What happens when you take an economic juggernaut and build Major League Baseball's most modern and amenity-rich stadium right in the middle of it? Atlanta is about to find out.
In an interview with Site Selection earlier this month, Atlanta Braves President John Schuerholz revealed key details about the $672-million ballpark that is scheduled to open for the 2017 season in the Cumberland Community Improvement District (CID) in Cobb County, Ga., about 12 miles north of the Braves' current home in Atlanta.
"The feel of the environment at our new ballpark will be much more intimate than Turner Field," says Schuerholz. "The playing field and the stands will be much closer to each other so that our fans don't feel like they are so far away from the field and the players. If you look at the environment at PNC Park in Pittsburgh, where the Pirates play, our new stadium will provide that level of intimacy."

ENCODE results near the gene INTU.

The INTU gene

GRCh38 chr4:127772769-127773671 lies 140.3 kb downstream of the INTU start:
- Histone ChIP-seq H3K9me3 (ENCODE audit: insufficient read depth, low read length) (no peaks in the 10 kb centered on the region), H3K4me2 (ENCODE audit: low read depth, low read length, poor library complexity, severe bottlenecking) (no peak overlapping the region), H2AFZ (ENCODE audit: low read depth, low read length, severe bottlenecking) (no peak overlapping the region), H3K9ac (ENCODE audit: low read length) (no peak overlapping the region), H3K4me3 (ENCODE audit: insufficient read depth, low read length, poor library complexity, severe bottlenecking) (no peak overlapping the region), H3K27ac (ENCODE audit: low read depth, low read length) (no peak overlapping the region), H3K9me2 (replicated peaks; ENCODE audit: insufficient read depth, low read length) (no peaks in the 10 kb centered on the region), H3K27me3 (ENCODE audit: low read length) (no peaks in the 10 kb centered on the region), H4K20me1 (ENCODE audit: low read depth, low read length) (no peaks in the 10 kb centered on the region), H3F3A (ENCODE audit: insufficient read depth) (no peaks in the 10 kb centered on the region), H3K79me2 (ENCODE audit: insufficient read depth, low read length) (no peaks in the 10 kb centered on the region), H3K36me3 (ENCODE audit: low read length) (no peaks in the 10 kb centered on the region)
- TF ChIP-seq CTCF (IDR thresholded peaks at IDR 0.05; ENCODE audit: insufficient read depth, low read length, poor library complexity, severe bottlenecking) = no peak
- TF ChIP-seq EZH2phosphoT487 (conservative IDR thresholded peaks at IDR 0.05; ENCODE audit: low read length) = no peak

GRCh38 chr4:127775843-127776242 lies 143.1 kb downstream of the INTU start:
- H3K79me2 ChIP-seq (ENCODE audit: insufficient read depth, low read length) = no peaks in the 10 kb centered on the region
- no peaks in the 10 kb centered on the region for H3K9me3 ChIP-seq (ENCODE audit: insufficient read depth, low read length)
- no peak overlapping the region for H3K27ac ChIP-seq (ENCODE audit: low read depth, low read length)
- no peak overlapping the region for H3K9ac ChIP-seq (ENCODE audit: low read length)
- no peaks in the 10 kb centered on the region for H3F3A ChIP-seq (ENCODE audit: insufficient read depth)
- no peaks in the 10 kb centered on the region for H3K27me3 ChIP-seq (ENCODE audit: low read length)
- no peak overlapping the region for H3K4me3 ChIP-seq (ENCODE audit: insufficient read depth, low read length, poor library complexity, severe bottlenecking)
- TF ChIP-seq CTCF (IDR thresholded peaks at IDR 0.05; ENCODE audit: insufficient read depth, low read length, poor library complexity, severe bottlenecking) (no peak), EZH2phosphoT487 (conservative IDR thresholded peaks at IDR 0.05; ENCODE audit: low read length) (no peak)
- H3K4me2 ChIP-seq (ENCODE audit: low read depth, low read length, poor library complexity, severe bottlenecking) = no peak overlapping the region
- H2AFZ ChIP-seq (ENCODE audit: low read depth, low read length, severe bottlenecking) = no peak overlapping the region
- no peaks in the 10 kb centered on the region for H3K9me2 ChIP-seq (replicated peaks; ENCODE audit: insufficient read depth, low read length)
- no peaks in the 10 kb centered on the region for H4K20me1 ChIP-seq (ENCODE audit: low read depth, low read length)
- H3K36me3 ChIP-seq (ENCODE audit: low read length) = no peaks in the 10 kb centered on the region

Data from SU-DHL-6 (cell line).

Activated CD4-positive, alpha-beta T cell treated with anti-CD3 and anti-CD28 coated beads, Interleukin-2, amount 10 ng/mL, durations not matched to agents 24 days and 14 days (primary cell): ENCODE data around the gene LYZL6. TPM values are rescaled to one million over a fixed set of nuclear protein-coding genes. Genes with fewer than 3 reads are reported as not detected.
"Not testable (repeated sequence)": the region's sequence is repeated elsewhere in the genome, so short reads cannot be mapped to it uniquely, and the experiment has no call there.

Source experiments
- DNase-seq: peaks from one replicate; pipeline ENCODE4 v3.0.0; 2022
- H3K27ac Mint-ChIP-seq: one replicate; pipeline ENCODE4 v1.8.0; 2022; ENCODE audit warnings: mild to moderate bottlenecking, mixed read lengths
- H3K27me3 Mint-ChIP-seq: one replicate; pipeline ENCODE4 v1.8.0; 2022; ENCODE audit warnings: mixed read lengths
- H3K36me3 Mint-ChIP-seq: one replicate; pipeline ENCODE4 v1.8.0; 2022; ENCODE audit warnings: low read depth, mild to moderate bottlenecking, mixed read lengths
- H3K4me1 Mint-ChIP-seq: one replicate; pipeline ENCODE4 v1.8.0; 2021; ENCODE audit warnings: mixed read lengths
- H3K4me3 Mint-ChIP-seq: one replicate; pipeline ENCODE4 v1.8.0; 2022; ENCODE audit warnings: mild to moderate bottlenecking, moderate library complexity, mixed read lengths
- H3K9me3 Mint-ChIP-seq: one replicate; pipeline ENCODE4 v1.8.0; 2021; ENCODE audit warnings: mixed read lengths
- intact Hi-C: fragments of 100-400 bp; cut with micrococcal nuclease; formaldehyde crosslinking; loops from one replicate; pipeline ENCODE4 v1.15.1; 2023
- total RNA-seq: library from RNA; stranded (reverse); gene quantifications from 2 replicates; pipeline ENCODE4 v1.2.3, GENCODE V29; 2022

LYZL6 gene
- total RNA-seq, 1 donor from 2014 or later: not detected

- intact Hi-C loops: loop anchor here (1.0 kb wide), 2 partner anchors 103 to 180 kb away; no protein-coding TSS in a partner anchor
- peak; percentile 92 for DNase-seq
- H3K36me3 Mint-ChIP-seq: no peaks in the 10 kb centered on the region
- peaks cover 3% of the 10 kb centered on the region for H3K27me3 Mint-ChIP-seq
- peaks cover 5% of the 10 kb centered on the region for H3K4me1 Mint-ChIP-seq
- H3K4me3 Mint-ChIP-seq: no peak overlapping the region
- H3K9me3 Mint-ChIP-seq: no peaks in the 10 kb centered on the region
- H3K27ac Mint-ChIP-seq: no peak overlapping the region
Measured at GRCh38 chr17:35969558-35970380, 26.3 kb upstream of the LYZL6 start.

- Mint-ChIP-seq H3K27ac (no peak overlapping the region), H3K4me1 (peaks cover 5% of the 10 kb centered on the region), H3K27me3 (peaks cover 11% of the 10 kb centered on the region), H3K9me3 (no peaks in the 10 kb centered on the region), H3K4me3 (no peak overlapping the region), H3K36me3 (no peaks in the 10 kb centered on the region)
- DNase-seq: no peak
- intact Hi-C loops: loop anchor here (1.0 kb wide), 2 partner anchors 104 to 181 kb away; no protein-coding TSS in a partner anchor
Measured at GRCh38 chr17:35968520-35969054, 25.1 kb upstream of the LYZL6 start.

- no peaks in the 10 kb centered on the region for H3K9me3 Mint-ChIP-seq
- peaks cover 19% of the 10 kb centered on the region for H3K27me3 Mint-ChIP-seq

Amenities galore will fill the new stadium, which is being built thanks to an innovative public-private partnership involving the Braves, Cobb County and the Cumberland CID - a special district that accounts for 5 percent of the state's GDP. Under the terms of the agreement, the Braves will pay for 55 percent of the stadium costs.
The 30-year lease agreement, approved by the Cobb County Commission last Nov. 26, calls for the Braves to pay $6 million a year in rent over the length of the lease. (For a full recap of the original stadium development agreement, read this Site Selection Online Insider report from last November.)
"We hope to have a signature water element inside the park to pay homage to the significance and historical importance of the nearby Chattahoochee River," says Schuerholz. "This is still being discussed and planned, but our goal is to make sure that our new ballpark embodies those elements that make Atlanta so attractive to so many people - the water, the trees, the history and the people who live here."